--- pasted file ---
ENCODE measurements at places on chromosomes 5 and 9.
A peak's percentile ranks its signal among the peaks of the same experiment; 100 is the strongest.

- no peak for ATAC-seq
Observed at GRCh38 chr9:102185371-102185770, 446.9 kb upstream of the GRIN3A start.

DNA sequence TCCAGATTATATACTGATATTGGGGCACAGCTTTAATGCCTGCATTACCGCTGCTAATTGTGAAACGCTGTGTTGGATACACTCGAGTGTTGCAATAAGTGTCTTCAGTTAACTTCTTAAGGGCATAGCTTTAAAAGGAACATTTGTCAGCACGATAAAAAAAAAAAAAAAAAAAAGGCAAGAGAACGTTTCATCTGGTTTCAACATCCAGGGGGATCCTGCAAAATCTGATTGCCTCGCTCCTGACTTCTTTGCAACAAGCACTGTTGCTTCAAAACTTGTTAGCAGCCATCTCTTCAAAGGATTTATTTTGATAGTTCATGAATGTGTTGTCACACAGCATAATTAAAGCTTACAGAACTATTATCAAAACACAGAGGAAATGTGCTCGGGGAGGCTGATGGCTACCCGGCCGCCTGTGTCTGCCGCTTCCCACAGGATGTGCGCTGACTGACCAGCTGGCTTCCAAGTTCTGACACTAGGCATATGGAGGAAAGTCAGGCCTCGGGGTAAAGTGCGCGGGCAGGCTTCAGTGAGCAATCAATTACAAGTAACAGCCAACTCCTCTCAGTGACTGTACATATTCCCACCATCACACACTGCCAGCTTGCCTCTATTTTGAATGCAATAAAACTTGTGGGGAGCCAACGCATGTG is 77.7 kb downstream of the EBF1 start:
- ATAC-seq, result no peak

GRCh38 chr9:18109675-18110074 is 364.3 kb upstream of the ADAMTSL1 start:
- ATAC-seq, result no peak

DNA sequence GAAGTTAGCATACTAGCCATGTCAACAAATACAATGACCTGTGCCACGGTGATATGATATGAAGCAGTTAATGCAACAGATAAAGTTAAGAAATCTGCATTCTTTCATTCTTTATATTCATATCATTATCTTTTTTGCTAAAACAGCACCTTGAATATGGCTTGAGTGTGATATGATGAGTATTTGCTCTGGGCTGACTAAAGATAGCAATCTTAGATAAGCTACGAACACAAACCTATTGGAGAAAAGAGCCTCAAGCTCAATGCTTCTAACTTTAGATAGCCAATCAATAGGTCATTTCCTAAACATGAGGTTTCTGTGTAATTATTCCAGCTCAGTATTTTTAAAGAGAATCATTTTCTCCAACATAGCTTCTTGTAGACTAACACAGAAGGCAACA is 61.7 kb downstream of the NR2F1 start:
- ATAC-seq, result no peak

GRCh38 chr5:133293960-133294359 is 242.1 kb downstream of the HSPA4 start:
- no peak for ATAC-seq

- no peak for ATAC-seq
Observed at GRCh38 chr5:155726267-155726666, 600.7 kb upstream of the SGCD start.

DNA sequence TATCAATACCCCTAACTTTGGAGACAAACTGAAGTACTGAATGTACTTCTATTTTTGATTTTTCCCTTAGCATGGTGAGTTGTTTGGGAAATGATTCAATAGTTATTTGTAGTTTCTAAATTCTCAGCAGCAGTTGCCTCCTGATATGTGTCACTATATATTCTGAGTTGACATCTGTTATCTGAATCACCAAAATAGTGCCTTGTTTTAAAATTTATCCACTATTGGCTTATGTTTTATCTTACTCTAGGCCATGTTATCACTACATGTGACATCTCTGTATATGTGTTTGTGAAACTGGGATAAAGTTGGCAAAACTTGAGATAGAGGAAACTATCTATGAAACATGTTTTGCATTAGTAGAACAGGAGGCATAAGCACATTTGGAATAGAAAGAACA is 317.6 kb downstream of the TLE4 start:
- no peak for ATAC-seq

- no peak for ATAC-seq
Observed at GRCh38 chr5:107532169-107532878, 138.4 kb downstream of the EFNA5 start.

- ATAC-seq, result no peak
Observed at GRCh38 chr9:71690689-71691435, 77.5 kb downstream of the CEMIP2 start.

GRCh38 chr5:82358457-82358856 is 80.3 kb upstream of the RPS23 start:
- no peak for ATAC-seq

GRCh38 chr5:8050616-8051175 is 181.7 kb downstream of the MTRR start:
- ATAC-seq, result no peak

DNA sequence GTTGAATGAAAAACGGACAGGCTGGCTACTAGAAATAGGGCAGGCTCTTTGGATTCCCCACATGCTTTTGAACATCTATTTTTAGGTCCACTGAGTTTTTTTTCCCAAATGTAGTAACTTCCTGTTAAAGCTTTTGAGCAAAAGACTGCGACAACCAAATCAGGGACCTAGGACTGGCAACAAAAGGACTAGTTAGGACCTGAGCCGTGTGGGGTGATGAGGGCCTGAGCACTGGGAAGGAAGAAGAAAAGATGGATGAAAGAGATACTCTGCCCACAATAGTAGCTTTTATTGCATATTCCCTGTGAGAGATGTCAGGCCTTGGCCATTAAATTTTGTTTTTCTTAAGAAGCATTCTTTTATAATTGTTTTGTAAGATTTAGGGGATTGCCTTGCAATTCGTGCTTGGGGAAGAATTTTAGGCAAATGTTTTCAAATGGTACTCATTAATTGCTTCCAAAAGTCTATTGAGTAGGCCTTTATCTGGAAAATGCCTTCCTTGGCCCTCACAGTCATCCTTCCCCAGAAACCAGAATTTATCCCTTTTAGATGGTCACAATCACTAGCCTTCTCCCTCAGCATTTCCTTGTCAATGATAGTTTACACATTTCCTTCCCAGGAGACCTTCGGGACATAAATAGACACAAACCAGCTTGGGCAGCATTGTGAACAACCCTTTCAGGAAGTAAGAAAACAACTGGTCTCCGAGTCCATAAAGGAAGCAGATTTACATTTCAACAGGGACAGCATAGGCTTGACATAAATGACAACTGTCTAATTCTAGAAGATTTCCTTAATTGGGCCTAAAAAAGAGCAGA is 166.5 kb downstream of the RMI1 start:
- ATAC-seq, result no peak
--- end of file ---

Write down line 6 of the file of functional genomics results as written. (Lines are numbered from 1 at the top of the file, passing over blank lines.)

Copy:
- ATAC-seq, result no peak